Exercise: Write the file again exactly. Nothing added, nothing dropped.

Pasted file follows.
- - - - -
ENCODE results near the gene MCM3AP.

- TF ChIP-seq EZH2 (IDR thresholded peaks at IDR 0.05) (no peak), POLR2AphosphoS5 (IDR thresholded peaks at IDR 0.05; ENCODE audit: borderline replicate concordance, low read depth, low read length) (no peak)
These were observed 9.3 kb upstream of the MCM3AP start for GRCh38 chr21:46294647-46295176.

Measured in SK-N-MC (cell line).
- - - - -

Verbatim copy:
ENCODE results near the gene MCM3AP.

- TF ChIP-seq EZH2 (IDR thresholded peaks at IDR 0.05) (no peak), POLR2AphosphoS5 (IDR thresholded peaks at IDR 0.05; ENCODE audit: borderline replicate concordance, low read depth, low read length) (no peak)
These were observed 9.3 kb upstream of the MCM3AP start for GRCh38 chr21:46294647-46295176.

Measured in SK-N-MC (cell line).